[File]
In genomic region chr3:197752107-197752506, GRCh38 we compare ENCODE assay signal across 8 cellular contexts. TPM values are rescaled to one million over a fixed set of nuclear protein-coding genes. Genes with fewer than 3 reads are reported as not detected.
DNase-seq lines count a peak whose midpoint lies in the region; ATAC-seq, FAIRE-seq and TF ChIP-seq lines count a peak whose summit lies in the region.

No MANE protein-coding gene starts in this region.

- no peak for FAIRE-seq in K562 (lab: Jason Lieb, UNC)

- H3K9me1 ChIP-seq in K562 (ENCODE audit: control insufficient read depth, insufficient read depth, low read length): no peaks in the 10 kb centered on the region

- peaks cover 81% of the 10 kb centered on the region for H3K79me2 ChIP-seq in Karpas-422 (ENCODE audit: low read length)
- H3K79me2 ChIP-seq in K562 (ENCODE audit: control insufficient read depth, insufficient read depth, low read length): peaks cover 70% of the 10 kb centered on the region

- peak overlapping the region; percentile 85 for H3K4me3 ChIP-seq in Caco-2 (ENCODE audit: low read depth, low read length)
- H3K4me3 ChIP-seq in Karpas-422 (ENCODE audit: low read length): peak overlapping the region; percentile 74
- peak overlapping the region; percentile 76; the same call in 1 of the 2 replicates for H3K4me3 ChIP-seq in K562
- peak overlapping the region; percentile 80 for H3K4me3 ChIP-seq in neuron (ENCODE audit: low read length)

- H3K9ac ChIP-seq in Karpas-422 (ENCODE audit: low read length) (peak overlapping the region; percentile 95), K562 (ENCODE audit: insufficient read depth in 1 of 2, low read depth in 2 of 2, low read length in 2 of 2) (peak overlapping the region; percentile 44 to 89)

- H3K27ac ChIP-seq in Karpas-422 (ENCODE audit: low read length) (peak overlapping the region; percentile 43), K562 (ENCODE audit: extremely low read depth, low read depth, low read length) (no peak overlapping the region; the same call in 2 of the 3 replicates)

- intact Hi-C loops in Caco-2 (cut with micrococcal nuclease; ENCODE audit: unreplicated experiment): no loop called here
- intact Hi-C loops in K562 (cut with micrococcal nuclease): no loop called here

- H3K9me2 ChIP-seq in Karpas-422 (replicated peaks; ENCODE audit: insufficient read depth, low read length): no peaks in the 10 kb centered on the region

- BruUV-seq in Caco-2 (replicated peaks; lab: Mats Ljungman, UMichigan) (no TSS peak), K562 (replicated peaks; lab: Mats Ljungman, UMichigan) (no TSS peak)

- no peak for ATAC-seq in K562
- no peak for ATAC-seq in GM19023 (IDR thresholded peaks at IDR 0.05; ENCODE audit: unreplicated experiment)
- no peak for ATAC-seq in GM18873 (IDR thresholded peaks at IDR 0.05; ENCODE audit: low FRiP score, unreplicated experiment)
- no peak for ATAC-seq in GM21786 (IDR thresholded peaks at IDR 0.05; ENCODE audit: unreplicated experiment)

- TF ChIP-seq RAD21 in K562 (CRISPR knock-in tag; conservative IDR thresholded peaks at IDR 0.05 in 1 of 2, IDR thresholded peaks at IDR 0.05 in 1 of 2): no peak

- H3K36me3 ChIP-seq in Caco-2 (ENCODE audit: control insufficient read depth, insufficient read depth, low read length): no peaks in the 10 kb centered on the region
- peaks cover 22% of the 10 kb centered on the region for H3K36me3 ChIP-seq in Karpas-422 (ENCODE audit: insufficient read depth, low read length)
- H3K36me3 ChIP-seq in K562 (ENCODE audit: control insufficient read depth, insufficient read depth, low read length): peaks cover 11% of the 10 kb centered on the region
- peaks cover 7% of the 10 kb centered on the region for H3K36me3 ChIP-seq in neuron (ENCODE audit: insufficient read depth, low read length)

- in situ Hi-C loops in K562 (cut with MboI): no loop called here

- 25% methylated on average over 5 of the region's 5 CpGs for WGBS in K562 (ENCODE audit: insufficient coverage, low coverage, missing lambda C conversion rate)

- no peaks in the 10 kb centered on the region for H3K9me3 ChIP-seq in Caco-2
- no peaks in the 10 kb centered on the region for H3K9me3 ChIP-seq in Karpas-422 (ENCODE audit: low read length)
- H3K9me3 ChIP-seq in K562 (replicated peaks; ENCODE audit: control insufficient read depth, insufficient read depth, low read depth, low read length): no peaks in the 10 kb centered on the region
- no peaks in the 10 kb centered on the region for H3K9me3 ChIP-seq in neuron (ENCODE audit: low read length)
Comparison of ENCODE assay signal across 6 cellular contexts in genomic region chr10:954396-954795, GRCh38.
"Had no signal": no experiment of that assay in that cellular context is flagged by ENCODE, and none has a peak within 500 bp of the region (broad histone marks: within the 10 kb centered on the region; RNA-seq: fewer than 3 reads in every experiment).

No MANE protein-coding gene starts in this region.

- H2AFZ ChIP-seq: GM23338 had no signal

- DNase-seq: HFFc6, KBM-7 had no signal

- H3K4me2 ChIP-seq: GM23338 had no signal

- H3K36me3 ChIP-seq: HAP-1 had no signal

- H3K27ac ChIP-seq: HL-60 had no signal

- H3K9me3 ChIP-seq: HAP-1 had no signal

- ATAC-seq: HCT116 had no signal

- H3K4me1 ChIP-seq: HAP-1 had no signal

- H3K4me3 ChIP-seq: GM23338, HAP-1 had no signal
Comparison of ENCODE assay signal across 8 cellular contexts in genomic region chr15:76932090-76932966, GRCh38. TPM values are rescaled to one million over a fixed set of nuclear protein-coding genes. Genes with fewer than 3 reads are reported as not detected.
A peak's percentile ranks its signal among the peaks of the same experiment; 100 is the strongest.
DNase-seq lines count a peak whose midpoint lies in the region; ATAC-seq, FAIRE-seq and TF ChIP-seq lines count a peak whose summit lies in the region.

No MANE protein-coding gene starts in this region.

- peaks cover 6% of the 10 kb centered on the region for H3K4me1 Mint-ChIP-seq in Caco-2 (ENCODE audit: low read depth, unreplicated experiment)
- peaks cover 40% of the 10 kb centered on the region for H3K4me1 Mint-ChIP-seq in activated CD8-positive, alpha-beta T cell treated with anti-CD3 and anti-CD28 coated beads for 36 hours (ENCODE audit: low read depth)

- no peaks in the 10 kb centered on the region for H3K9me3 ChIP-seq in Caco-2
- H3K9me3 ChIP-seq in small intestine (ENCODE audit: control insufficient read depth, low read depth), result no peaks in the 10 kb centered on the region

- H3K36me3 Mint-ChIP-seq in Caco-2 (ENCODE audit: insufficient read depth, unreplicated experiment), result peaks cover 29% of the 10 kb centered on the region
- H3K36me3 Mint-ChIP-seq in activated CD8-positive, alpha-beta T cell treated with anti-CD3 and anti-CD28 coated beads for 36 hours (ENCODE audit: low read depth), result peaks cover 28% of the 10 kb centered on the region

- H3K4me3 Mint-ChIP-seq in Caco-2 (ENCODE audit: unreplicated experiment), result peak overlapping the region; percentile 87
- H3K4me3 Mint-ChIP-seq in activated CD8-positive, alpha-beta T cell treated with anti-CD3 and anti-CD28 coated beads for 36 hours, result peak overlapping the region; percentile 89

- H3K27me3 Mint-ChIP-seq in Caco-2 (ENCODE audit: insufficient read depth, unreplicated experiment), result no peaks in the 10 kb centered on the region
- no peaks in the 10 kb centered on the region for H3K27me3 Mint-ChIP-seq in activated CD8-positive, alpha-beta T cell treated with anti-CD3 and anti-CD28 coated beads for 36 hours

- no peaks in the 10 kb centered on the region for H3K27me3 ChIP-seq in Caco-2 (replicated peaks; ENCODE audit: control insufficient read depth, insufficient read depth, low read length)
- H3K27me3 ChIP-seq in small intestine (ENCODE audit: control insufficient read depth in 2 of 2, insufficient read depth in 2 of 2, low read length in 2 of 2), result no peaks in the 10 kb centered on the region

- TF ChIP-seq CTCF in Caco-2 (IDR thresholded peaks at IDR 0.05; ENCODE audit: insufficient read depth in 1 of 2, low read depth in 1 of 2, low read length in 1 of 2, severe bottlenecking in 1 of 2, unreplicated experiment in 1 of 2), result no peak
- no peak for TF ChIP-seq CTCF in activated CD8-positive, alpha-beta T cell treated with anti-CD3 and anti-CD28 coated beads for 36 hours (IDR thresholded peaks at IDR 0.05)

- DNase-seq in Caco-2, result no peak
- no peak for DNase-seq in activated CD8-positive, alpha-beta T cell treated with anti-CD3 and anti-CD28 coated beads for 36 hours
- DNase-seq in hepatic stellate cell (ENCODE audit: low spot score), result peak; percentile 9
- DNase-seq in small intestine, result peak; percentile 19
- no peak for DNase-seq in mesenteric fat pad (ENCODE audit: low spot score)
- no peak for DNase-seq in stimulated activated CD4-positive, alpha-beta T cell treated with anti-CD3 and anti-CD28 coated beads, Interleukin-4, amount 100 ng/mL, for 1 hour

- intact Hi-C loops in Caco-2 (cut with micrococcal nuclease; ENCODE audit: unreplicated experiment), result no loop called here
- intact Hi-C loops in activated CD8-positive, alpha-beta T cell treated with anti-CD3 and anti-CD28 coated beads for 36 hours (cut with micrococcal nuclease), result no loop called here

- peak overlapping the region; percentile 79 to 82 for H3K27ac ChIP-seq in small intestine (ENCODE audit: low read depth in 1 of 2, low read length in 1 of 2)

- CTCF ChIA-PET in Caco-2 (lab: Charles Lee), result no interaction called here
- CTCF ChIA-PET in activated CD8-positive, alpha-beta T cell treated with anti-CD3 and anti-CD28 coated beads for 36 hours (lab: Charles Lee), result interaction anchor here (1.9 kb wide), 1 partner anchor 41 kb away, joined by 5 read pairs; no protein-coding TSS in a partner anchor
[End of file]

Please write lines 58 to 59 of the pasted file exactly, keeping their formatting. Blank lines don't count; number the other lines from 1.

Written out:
- no peaks in the 10 kb centered on the region for H3K27me3 Mint-ChIP-seq in activated CD8-positive, alpha-beta T cell treated with anti-CD3 and anti-CD28 coated beads for 36 hours

- no peaks in the 10 kb centered on the region for H3K27me3 ChIP-seq in Caco-2 (replicated peaks; ENCODE audit: control insufficient read depth, insufficient read depth, low read length)